Temple Mount Volunteers who help sift through finds unearthed at Temple Mount (Photo: The Temple Mount Sifting Project).

At the top of the menorah, the branches are polygonal depressions which may represent the almond shaped cups that held the oil for the wicks.

“As the potsherd dates to centuries after the destruction of the Second Temple and the incision was done after firing the clay, it is difficult to deduce from it anything concrete regarding the original shape of the Menorah, but we can learn about how Jews living in Jerusalem during the Byzantine period or later understood the design of the menorah,” stated Dvira.

The Temple Mount Sifting Project, with support from the City of David Foundation and under the auspices of Bar-Ilan University, was formed in 1999 in response to the illegal removal of tons of earth from the Temple Mount by the Islamic Waqf without archaeological supervision.

“Since the Temple Mount has never been excavated, the ancient artifacts retrieved in the Sifting Project provide valuable and previously inaccessible information.  The many categories of finds are among the largest and most varied ever found in Jerusalem. Even though they have been extracted from their archaeological context, most of these artifacts can be identified and dated by comparing them with those found at other sites,” said Dvira.

Source: Breaking Israel News

Join us at:  He Is Coming -Are You Ready?

Jesus Christ was born, lived, died, and rose again for the sole purpose of saving us from our sins.  Are you saved?  The bible declares that “For whosoever shall call upon the name of the Lord shall be saved.” – Romans 10:13 (KJV). Salvation is turning your life over to Jesus Christ, believing that Jesus is the son of God, and renewing your mind with his spirit, that is done through repentance of sin, and following JESUS with all your heart, mind and soul. JESUS transforms lives, if you are ready for this life saving step, call upon your savior TODAY! Learn more here.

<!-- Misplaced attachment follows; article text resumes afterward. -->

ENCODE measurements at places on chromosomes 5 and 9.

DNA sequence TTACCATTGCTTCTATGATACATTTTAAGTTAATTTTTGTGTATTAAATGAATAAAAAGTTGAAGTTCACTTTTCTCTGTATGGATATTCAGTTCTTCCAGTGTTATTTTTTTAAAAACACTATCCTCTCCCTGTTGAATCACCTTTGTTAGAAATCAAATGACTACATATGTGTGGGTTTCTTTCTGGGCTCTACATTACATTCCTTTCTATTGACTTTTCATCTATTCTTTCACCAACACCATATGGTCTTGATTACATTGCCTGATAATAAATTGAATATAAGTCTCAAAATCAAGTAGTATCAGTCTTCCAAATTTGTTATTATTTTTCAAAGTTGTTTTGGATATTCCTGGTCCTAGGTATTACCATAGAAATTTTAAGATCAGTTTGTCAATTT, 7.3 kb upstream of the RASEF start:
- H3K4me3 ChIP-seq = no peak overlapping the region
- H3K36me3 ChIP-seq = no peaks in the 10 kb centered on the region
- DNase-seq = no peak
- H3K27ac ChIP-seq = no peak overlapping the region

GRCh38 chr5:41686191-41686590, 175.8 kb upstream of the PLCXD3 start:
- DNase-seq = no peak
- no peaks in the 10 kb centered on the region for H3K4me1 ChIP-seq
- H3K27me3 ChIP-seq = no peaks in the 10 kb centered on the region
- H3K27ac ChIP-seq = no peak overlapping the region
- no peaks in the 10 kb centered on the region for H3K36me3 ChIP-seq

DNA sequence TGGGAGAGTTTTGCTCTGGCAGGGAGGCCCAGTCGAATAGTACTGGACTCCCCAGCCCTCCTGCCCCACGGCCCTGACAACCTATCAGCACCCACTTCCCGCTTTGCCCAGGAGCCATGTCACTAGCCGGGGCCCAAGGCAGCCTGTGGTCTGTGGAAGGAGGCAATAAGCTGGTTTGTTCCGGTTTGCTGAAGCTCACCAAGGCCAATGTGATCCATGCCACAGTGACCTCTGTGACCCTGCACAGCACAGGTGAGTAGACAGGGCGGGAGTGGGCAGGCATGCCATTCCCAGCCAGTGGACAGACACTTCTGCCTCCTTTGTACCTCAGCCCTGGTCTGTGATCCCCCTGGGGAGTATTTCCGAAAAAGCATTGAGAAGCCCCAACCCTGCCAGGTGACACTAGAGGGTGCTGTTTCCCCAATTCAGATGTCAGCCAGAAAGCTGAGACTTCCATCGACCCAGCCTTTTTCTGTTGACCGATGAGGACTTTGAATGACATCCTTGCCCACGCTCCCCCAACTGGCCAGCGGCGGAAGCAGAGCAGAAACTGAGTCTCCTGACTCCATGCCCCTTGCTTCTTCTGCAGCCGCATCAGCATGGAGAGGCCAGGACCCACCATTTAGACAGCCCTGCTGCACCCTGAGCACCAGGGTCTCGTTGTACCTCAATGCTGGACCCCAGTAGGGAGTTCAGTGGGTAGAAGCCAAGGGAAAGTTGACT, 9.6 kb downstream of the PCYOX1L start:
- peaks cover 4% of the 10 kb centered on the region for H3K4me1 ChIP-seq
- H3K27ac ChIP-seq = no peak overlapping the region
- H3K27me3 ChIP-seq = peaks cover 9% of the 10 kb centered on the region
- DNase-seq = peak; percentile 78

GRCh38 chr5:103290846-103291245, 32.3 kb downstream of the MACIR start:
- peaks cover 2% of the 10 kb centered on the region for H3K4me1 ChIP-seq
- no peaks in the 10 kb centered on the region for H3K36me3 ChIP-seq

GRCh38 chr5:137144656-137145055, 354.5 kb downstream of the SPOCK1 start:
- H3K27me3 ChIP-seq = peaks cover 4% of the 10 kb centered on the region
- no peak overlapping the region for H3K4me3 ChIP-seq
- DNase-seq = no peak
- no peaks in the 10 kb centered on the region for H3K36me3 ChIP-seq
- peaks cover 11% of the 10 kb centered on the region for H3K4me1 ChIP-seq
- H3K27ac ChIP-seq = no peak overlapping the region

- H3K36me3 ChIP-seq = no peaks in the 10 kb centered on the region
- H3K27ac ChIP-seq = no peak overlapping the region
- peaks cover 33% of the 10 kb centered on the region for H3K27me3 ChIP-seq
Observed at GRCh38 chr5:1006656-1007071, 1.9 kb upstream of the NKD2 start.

Unearthing God’s Word in the form of living artifacts should be viewed as prophetic, as it proves that God’s Word endures forever, just as he said!

And this gospel of the kingdom shall be preached in all the world for a witness unto all nations; and then shall the end come” – Matthew 24:14 (KJV). 

Heaven and earth shall pass away, but my words shall not pass away. Matthew 24:35 (KJV). 

The grass withereth, the flower fadeth: but the word of our God shall stand for ever. – Isaiah 40:8 (KJV).

For thy servants take pleasure in her stones, and favour the dust thereof – Psalm 102:14 (KJV).


One thought on “Amazing Discovery on Temple Mount: Archaeologists Unearth 1,000-Year-Old Engraving of A Menorah, Ending Centuries of Debate

Leave a Reply

Fill in your details below or click an icon to log in: Logo

You are commenting using your account. Log Out /  Change )

Google+ photo

You are commenting using your Google+ account. Log Out /  Change )

Twitter picture

You are commenting using your Twitter account. Log Out /  Change )

Facebook photo

You are commenting using your Facebook account. Log Out /  Change )


Connecting to %s

This site uses Akismet to reduce spam. Learn how your comment data is processed.